There are 237 condos for resale on Singer Island; 9 condos are currently pending. Only two condos sold within the past 7 days at an average 93% of list price after an average 50 days on the market.
The average rate for the 30-yr. fixed mortgage fell to its lowest level in six decades. The rate decreased to 4.12 percent this week from 4.22%. Last year at this time, the 30-year fixed-rate mortgage averaged 4.35 percent.
The average 15-year fixed mortgage rate also fell to a new low at 3.33% down from 3.39% last week. That’s the lowest on records dating to 1991 and likely the lowest ever, according to economists.
Record-low mortgage rates have done little to energize the depressed housing market. Over the past year, the average rate on the 30-year fixed mortgage has been below 5 percent for all but two weeks. That compares with five years ago, when the average 30-year fixed rate was near 6.5 percent. Yet sales of new homes are on pace to finish the year as the lowest on records dating back a half-century. The pace of re-sales is shaping up to be the worst in 14 years.
Many Americans are in no position to buy. High unemployment, scant wage gains and large debt loads have kept them away. Others can’t qualify for the lowest rates. Banks are insisting on higher credit scores and 20 percent down-payment for first-time buyers. Many repeat buyers have too little equity invested in their homes to meet loan requirements.
“Low rates are great, but the real issue is that the pool of people who can get a loan or refinance is small,” said Greg McBride, Bankrate.com’s senior financial analyst.”
Roughly 40 percent of U.S. households have the necessary credit scores above 700 to get a prime mortgage rate, according to an Associated Press analysis of Fair Isaac Corp., or FICO, data. A bigger issue is just half of Americans say they’ll ever be able to save enough money for any type of down-payment, let alone one as high as 20 percent, according to a survey by the National Foundation for Credit Counseling. Nearly a third of homeowners have nearly zero equity or are underwater in their mortgage, according to the real estate research firm CoreLogic. That leaves then unable to refinance because of lender-imposed limits and the cost of extra fees.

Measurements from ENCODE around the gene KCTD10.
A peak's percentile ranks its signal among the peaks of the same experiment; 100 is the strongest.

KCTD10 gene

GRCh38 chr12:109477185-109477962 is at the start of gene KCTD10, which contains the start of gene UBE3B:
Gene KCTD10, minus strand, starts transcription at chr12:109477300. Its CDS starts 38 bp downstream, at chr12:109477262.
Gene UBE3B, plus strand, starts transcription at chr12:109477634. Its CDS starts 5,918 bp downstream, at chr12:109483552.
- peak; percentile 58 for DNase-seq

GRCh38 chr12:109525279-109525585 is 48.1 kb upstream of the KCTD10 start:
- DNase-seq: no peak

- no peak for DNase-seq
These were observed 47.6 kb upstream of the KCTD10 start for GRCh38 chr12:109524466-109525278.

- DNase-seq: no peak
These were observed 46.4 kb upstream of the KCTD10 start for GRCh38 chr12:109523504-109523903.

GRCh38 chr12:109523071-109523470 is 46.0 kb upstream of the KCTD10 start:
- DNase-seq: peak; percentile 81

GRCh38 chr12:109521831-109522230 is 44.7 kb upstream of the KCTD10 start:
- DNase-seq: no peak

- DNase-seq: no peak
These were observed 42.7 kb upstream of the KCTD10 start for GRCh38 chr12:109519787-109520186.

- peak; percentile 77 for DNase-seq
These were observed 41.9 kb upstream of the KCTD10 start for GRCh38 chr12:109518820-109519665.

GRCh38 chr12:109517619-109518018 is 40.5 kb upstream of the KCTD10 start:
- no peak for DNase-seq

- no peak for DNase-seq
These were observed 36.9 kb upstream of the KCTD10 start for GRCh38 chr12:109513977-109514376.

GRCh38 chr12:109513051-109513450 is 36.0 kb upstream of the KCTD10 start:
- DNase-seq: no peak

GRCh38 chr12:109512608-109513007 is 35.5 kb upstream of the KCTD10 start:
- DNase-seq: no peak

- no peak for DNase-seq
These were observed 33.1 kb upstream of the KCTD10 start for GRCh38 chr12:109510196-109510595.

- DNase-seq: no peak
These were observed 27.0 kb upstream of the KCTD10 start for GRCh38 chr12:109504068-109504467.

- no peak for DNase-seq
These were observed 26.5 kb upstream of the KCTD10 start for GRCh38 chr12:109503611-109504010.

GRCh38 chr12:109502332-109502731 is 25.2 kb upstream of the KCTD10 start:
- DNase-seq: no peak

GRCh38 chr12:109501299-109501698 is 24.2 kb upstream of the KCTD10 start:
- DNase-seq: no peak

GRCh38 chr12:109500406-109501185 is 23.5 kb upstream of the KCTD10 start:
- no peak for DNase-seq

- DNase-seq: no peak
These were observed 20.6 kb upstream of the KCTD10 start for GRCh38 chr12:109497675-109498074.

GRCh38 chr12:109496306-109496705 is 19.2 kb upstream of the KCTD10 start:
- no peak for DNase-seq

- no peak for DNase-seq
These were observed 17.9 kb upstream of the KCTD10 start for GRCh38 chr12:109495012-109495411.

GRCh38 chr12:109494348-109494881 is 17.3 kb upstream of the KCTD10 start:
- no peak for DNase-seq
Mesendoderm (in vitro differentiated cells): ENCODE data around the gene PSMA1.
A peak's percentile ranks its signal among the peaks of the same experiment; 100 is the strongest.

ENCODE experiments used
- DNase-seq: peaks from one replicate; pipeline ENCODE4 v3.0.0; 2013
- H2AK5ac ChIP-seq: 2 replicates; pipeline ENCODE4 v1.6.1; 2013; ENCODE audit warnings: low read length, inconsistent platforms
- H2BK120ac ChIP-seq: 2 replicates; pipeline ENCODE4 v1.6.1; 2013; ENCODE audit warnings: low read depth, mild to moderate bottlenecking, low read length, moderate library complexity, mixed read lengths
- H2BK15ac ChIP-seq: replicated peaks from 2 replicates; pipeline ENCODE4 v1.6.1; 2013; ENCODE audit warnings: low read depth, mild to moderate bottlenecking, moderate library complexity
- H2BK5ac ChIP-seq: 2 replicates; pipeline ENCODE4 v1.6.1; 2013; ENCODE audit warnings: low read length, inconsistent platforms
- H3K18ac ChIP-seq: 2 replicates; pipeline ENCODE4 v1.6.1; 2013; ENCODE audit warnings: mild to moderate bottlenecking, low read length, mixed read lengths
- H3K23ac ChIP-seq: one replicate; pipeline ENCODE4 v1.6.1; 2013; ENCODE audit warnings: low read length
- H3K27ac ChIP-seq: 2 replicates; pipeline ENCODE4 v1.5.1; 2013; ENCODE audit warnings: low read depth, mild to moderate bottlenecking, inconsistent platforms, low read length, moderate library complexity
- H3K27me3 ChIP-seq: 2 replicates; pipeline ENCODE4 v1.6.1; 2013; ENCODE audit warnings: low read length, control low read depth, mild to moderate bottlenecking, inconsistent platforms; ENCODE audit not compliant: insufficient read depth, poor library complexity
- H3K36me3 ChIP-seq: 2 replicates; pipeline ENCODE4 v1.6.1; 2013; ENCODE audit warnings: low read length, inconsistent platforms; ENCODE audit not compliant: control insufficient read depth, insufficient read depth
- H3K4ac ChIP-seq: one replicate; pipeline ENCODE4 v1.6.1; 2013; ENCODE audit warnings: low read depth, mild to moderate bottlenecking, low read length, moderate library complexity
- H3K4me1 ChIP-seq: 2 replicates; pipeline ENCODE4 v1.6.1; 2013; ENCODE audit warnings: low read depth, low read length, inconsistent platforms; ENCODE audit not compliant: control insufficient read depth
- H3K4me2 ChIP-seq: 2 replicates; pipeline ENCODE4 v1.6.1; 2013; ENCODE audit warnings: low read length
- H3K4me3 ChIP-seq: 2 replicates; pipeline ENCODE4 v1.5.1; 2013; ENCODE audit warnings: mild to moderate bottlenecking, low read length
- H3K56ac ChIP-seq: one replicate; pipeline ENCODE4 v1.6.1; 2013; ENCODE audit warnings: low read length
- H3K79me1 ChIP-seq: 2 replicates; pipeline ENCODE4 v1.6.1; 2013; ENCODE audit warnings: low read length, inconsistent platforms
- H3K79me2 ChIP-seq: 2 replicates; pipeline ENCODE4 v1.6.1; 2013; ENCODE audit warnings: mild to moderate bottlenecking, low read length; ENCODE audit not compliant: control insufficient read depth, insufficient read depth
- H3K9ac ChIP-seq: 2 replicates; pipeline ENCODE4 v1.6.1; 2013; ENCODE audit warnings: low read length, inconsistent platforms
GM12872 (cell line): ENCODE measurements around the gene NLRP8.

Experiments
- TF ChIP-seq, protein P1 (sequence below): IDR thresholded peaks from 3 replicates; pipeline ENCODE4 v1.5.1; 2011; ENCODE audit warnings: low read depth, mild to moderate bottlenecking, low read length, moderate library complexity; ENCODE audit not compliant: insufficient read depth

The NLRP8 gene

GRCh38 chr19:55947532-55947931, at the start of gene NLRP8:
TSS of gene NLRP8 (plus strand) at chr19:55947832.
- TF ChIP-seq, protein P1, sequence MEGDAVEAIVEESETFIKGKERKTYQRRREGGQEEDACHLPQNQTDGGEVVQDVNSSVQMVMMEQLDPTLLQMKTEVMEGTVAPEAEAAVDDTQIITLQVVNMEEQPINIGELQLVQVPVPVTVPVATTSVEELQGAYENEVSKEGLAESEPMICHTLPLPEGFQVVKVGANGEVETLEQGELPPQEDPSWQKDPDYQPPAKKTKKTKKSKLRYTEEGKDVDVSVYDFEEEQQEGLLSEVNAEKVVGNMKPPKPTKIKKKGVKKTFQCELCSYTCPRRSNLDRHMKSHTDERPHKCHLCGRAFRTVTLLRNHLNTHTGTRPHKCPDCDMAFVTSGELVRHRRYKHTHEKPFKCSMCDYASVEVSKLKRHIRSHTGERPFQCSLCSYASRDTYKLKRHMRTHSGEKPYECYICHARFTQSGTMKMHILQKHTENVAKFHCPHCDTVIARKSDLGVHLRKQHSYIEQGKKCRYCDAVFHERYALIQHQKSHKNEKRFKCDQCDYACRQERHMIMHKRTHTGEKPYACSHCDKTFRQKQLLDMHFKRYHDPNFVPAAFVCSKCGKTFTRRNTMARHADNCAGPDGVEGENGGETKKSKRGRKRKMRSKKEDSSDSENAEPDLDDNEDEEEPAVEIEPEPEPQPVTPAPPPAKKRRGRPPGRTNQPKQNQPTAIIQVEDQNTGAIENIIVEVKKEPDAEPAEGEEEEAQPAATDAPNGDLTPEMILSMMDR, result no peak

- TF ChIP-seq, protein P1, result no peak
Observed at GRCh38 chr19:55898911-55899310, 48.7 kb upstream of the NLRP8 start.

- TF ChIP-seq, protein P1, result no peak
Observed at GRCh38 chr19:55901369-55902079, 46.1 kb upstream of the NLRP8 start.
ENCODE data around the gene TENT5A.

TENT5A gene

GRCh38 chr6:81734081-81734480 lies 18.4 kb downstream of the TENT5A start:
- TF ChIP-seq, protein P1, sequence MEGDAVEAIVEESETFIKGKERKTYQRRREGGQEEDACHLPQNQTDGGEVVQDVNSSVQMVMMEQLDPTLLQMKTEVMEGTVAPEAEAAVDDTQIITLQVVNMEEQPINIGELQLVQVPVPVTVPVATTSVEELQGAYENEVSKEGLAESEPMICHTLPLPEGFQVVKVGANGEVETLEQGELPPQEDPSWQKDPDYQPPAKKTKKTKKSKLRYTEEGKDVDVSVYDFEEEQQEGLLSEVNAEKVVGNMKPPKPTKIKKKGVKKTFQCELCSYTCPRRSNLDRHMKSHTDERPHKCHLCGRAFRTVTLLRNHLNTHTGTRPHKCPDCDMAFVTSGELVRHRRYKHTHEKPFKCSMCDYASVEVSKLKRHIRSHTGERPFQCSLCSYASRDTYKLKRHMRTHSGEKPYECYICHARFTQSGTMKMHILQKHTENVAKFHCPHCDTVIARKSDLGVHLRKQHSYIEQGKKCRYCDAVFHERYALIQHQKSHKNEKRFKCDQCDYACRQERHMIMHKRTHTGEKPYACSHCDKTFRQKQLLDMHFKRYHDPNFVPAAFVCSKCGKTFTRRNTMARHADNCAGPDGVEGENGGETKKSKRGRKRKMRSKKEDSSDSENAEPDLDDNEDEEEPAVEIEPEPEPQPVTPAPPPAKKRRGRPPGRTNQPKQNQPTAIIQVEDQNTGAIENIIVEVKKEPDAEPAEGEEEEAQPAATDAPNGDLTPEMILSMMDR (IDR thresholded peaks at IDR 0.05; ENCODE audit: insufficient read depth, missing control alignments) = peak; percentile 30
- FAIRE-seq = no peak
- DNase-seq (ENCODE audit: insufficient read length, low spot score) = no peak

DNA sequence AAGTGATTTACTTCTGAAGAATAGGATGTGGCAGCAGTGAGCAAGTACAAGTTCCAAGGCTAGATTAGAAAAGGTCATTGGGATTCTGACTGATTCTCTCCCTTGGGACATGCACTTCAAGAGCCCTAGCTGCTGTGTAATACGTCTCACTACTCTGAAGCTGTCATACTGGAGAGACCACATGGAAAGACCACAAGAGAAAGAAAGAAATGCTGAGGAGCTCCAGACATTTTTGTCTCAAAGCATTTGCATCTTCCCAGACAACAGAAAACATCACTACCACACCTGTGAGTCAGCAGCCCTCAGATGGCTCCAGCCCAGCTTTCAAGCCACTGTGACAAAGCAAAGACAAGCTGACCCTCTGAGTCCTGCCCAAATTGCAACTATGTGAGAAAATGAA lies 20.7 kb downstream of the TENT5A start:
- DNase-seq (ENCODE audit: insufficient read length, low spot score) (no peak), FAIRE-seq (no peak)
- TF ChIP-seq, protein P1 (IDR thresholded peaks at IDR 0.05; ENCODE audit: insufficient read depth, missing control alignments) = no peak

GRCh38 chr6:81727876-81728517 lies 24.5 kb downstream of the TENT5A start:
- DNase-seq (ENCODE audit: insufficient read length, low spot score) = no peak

Increased refinancing activity isn’t providing much economic benefit. Without much equity, few are drawing money out for home-improvement projects or other big expenditures.
Mortgage industry experts polled by Bankrate.com are evenly split on what to expect over the next 30 to 45 days; with 31 percent predicting rates will increase, 31% thinking rates will go lower, and the remaining 38 percent saying rates will remain relatively unchanged.
For more information on specific condominium sales activity contact Jeannie at 561-889-6734 or email her at [email protected].